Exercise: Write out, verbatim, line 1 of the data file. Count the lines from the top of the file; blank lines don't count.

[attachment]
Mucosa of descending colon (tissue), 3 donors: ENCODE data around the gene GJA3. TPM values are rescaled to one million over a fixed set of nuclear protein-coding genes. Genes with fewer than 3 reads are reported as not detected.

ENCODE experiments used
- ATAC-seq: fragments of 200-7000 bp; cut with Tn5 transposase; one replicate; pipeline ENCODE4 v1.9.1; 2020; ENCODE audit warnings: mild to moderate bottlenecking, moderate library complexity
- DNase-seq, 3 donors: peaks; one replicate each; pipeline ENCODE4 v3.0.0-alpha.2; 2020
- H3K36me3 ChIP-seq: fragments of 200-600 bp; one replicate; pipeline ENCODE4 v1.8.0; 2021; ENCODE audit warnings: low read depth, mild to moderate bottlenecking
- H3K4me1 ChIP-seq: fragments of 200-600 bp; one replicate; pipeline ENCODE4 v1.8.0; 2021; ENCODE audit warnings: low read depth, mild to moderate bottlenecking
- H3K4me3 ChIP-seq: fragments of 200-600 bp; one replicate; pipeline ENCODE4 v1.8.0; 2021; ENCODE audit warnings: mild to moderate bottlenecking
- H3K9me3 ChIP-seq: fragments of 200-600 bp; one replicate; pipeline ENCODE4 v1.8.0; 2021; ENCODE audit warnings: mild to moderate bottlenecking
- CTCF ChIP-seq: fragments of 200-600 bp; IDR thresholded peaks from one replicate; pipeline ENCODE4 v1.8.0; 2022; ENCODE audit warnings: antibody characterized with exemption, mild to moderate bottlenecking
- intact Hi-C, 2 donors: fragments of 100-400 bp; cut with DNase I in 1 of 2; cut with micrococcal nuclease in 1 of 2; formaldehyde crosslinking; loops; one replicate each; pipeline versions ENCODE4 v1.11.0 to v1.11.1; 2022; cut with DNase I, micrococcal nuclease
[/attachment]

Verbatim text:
Mucosa of descending colon (tissue), 3 donors: ENCODE data around the gene GJA3. TPM values are rescaled to one million over a fixed set of nuclear protein-coding genes. Genes with fewer than 3 reads are reported as not detected.